EXCLUSIVE – Encouraging collaboration and sharing of knowledge within the government and beyond at the City of Quezon
Quezon City is the biggest city in Metro Manila, occupying one quarter of its land area and population. Based on the results of the National Competitiveness Council’s 2016 Cities and Municipalities Competitiveness Index (CMCI) project, Quezon City is the most competitive city in the Philippines, besting 1389 other local governments in terms of three pillars: Economic Dynamism, Government Efficiency and Infrastructure. OpenGov caught up with Mayor Bautista over an email interview to learn about Quezon City’s latest ICT infrastructure developments, government collaboration projects and using ICT technologies for greater social and environmental outcomes.
What are some of the major ICT infrastructure initiatives and projects that the City Government is working on now?
A recent initiative under the Quezon City Government’s Information Systems Strategic Plan (ISSP) is the establishment of the Emergency Operations Center (EOC) under its Disaster Risk Reduction and Management (DRRM) Office. The EOC is a 24/7 monitoring system for tracking traffic, security and other emergency-related issues throughout the city. It has a quick response mechanism linking action units of key operating units of the city government such as the DRRM, the Department of Public Order and Safety, the Bureau of Fire Protection, the Quezon City Police District, the Environmental Protection and Waste Management Department, the City Engineering Department, and the Department of Health.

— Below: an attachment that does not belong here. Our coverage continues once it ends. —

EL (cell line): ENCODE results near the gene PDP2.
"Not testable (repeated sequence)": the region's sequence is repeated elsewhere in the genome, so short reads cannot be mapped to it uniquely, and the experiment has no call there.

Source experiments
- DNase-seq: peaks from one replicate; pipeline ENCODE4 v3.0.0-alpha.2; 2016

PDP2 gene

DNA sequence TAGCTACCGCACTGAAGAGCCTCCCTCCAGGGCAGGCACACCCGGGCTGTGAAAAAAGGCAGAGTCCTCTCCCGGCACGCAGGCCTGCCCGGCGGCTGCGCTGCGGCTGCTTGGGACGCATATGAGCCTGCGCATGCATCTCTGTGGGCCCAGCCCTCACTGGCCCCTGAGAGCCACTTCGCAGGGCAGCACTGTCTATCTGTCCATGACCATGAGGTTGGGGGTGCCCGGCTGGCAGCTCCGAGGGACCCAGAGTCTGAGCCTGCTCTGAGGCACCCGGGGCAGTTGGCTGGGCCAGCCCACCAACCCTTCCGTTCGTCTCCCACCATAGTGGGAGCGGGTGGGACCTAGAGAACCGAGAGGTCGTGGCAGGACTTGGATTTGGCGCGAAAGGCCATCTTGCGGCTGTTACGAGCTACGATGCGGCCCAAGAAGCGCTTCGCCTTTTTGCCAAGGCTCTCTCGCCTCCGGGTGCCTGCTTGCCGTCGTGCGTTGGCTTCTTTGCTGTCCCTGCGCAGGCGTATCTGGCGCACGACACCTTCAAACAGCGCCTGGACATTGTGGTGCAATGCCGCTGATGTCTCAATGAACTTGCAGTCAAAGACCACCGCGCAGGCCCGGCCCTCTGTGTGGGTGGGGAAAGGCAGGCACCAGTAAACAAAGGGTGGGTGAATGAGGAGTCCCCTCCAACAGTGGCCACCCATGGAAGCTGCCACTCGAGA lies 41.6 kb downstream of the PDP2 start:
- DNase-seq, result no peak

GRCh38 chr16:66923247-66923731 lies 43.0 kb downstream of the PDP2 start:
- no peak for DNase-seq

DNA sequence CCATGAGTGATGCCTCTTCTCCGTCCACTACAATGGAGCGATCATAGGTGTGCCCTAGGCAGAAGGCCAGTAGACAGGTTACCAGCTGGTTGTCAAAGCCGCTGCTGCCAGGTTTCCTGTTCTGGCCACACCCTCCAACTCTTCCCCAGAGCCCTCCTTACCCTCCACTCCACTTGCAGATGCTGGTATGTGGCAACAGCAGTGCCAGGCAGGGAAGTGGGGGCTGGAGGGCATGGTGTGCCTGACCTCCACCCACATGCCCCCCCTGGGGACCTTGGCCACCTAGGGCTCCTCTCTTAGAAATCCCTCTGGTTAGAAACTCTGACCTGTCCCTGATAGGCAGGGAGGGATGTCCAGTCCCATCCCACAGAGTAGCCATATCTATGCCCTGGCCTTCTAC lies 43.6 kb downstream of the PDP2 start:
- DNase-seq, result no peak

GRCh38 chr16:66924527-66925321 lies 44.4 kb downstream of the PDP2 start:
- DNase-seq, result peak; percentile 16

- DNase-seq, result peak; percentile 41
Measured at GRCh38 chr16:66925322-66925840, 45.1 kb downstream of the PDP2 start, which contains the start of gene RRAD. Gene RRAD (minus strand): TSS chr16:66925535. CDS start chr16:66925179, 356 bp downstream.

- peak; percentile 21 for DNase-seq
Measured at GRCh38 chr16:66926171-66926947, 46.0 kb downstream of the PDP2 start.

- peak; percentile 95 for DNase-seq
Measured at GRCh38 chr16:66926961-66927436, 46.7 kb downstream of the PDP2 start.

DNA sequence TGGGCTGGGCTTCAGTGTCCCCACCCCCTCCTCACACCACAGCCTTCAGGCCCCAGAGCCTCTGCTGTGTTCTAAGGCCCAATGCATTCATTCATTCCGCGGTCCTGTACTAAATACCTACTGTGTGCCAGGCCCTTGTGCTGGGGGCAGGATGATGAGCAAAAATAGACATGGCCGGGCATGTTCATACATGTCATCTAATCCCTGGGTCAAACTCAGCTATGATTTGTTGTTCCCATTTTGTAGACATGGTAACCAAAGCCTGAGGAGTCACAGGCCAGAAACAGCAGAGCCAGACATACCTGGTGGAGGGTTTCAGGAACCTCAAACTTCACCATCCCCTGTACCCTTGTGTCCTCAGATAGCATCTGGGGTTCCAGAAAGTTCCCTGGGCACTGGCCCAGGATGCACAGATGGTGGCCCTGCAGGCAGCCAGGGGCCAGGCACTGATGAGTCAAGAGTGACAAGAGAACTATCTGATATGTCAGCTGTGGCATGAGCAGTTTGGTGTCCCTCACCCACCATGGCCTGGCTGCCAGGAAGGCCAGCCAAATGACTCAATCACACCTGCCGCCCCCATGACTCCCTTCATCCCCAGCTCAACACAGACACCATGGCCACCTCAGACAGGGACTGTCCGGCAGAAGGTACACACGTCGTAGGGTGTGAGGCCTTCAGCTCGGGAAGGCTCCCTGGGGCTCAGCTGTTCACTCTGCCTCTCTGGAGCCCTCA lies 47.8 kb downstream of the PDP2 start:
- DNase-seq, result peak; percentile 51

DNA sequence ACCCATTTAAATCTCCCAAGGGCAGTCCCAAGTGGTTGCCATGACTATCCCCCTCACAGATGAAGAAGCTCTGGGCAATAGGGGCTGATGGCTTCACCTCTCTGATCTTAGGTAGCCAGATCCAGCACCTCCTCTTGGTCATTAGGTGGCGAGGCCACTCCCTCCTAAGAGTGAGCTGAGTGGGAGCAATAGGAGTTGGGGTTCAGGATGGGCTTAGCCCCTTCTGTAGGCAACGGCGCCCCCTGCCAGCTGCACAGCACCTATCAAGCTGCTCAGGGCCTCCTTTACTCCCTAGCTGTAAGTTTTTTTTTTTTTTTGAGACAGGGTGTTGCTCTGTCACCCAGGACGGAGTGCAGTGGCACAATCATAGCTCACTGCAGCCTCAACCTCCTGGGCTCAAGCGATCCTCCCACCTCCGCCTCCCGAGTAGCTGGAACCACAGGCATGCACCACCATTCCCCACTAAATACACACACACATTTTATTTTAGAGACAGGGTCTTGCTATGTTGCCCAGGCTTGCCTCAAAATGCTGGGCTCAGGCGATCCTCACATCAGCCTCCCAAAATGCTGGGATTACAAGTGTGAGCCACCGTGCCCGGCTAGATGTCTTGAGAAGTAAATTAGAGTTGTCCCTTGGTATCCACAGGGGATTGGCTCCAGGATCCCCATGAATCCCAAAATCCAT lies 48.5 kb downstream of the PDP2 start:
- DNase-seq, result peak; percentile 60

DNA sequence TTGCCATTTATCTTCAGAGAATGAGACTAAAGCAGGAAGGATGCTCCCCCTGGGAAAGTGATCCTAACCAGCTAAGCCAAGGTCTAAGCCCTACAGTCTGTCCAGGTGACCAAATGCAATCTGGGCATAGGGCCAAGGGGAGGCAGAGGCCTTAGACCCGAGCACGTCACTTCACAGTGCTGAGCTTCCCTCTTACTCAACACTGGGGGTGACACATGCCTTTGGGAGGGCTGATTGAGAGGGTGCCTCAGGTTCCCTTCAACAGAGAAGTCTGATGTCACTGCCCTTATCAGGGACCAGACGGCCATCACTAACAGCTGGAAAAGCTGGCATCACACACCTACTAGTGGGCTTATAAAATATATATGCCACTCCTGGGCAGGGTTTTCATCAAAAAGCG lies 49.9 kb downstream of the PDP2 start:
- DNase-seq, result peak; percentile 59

In 2017, the EOC ICT infrastructure system is being linked to the city’s 141 public schools, 65 public health centers, fire stations, district offices and other critical government installations.
Other projects include the development of eGIS or Quezon City’s spatial digital maps linking the parcel and etax maps maintained by the City Assessor, the Local Building Official’s data on structures, and the City Planning and Development Office’s zoning and urban planning data.
For tracking patient data on those treated at the city’s health centers, the health workers use the Community Health Information Tracking Systems (CHITS), which is an electronic medical record system which allows quick retrieval of medical records of individuals. A variation in use is rCHITS, which is a maternal referral system which enables lying-in clinics to quickly arrange for hospital acceptance of pregnancy cases beyond its capacity to handle.